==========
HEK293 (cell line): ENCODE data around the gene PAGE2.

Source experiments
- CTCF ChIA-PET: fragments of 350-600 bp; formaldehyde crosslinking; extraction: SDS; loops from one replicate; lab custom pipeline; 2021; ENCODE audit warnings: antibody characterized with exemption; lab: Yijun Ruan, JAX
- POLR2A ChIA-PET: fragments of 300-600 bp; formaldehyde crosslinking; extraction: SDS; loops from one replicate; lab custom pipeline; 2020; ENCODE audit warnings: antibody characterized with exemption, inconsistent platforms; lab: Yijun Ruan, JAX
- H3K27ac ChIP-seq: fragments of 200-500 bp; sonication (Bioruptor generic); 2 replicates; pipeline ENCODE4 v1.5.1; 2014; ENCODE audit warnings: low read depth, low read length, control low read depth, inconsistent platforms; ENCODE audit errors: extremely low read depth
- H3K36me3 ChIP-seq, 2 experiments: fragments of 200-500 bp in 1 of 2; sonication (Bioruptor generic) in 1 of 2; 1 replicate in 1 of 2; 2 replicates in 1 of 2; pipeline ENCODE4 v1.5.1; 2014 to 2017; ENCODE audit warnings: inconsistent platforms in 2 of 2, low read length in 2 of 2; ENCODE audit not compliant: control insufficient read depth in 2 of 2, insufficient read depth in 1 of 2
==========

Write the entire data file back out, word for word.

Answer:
HEK293 (cell line): ENCODE data around the gene PAGE2.

Source experiments
- CTCF ChIA-PET: fragments of 350-600 bp; formaldehyde crosslinking; extraction: SDS; loops from one replicate; lab custom pipeline; 2021; ENCODE audit warnings: antibody characterized with exemption; lab: Yijun Ruan, JAX
- POLR2A ChIA-PET: fragments of 300-600 bp; formaldehyde crosslinking; extraction: SDS; loops from one replicate; lab custom pipeline; 2020; ENCODE audit warnings: antibody characterized with exemption, inconsistent platforms; lab: Yijun Ruan, JAX
- H3K27ac ChIP-seq: fragments of 200-500 bp; sonication (Bioruptor generic); 2 replicates; pipeline ENCODE4 v1.5.1; 2014; ENCODE audit warnings: low read depth, low read length, control low read depth, inconsistent platforms; ENCODE audit errors: extremely low read depth
- H3K36me3 ChIP-seq, 2 experiments: fragments of 200-500 bp in 1 of 2; sonication (Bioruptor generic) in 1 of 2; 1 replicate in 1 of 2; 2 replicates in 1 of 2; pipeline ENCODE4 v1.5.1; 2014 to 2017; ENCODE audit warnings: inconsistent platforms in 2 of 2, low read length in 2 of 2; ENCODE audit not compliant: control insufficient read depth in 2 of 2, insufficient read depth in 1 of 2